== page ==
If you're interested in going on a cruise with more adults and less kids, then use this general guideline to help in planning;
1) Choose a more upscale cruise line. For the most part, families want a cheaper cruise with lots of amenities for the kids. Of the mass-market cruise lines, Celebrity and Holland America normally draw an older crowd and their costs aren't much higher. Any of the luxury cruise lines (Crystal, Regent, Seabourn, Silversea, etc.) will always have very few children at any time of the year because their costs are much higher and few families can afford these. This is why you'll see more families on Carnival, NCL, RCCL, and Princess than any of the other cruise lines and explains why their ships are designed accordingly. Any of the more upscale or luxury lines have very few, if any, amenities for children or teens.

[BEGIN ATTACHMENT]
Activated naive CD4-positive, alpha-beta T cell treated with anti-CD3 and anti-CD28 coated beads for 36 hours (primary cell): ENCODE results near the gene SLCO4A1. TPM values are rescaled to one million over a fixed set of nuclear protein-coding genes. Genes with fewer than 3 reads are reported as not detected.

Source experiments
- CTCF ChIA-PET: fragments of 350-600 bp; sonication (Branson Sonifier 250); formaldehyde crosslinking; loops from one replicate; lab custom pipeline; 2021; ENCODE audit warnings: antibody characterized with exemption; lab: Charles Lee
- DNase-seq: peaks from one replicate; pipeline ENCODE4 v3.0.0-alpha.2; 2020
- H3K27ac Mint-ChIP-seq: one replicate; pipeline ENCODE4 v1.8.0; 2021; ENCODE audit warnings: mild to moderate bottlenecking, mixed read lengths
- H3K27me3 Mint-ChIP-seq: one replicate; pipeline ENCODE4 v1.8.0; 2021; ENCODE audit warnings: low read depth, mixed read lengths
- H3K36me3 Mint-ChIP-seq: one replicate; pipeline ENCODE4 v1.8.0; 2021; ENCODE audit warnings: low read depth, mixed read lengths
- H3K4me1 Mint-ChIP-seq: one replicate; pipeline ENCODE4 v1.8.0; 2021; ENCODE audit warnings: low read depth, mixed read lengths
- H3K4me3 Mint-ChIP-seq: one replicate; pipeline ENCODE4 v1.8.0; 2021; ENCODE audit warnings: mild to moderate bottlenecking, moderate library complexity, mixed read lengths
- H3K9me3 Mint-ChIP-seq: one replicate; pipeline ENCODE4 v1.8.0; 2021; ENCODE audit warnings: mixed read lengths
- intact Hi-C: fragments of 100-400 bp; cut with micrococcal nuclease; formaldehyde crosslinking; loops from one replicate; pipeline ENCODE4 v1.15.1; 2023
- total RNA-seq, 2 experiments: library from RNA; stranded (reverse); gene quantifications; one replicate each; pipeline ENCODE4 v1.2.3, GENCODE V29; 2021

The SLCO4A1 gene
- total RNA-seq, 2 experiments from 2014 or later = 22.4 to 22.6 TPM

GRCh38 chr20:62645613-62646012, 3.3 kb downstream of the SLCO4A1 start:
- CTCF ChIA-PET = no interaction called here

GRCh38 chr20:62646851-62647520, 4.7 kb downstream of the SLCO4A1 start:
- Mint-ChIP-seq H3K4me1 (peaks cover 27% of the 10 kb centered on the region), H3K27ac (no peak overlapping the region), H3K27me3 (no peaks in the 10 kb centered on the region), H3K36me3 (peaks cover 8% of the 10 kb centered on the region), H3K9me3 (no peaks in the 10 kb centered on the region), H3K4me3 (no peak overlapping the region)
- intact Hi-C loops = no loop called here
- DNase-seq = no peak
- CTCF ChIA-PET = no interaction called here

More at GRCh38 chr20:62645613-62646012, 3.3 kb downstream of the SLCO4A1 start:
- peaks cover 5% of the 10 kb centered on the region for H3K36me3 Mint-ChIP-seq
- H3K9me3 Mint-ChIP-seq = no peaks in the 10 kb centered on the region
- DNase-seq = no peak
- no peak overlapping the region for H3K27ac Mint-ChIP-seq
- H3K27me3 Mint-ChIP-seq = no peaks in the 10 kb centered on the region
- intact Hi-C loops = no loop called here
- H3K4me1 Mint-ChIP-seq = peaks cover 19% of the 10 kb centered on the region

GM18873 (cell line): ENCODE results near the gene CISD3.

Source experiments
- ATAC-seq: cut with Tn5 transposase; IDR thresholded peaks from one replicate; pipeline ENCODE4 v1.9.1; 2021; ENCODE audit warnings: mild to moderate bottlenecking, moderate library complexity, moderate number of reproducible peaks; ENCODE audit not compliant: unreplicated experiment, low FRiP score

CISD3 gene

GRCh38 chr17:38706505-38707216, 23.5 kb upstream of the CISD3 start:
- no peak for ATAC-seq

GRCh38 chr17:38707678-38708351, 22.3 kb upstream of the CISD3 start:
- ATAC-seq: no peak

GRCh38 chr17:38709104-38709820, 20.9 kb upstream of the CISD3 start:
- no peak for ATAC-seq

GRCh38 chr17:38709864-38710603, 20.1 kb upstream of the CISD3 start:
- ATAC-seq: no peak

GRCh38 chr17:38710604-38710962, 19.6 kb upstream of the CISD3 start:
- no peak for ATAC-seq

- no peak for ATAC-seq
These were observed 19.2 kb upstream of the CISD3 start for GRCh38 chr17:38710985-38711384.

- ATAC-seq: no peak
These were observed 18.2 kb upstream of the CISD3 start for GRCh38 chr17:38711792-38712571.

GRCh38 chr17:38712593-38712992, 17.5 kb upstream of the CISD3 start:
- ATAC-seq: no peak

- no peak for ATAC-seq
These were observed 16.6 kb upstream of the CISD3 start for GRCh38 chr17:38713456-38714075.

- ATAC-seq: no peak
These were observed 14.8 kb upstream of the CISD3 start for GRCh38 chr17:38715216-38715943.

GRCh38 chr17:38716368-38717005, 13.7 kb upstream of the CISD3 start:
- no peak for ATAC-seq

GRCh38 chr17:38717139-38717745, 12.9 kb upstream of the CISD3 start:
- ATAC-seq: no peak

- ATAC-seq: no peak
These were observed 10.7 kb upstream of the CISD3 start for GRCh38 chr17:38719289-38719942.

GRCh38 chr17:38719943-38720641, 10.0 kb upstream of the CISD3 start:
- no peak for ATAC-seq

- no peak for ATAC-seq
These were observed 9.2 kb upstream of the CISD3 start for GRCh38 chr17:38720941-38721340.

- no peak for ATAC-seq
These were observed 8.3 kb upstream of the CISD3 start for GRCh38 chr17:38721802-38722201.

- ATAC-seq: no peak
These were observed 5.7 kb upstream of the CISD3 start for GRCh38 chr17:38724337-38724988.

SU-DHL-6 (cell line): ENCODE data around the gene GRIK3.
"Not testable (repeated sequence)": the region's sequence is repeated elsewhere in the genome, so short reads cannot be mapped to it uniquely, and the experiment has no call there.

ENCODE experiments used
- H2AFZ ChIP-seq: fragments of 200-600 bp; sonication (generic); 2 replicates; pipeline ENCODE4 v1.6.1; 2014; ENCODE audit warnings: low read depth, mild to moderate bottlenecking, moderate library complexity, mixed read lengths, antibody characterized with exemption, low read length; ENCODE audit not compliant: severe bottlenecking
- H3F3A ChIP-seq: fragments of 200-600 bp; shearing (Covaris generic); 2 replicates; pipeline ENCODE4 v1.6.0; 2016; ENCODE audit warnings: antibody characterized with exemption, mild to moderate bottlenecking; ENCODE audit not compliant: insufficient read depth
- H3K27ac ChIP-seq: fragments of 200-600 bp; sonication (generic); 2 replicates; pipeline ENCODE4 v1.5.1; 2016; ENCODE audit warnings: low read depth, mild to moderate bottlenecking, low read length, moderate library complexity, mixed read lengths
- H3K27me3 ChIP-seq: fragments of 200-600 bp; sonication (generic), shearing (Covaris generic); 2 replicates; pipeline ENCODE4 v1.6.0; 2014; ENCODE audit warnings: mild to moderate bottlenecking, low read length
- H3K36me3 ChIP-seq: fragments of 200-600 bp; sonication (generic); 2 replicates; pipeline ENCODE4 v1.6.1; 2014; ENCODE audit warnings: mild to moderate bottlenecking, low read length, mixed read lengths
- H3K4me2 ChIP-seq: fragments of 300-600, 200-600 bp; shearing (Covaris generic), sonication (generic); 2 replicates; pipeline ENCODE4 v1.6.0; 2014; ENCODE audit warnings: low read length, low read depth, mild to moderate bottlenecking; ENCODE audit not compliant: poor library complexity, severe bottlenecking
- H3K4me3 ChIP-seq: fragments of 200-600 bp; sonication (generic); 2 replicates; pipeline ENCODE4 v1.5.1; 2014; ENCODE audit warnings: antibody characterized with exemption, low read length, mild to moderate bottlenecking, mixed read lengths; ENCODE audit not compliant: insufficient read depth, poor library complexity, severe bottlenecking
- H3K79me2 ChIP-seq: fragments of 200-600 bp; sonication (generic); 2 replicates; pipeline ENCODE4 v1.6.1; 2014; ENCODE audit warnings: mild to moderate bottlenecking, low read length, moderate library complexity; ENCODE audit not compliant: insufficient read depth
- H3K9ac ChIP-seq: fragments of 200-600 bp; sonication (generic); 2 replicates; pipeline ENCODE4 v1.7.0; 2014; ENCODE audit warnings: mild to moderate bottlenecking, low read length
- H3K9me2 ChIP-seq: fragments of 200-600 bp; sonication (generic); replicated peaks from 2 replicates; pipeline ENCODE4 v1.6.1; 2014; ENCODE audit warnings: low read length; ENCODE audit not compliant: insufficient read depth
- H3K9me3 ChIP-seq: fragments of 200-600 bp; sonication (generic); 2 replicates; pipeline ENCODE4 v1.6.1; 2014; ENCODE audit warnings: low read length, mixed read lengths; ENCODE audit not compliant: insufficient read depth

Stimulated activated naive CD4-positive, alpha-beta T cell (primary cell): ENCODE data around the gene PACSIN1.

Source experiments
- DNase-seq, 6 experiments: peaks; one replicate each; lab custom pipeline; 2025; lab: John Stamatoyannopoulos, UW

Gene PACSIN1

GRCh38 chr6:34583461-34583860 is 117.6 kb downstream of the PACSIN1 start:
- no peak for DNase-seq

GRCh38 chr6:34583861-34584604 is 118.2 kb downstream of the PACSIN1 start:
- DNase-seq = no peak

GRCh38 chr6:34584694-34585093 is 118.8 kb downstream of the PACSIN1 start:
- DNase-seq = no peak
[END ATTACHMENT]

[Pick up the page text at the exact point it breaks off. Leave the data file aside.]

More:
2) Choose a longer cruise. Families like to stick with 7-nights or less because of their schedules and budgets.
3) Go to someplace different. For the most part, families like warm weather and nice beaches. Most kids don't necessarily like places like Alaska, Canada/New England, or Baltic cruises.
4) And the obvious one, don't choose a cruise when school is out.
There are always a few exceptions to every rule and you'll almost always find children on just about any cruise at any time of the year. (Home schooled families love to travel during the off-seasons.) But having been involved in travel for over 35 years, these guidelines apply to the majority of situations where people want to travel when families are not traveling.
Conversely, if you want to travel when there are plenty of kids and teens, then travel anytime school is out. You're almost guaranteed plenty on just about any ship, especially during the highest traveled times of the year; Christmas/New Year's, Spring Break, and the first couple of weeks during Summer are the most popular, but will also demand the highest prices.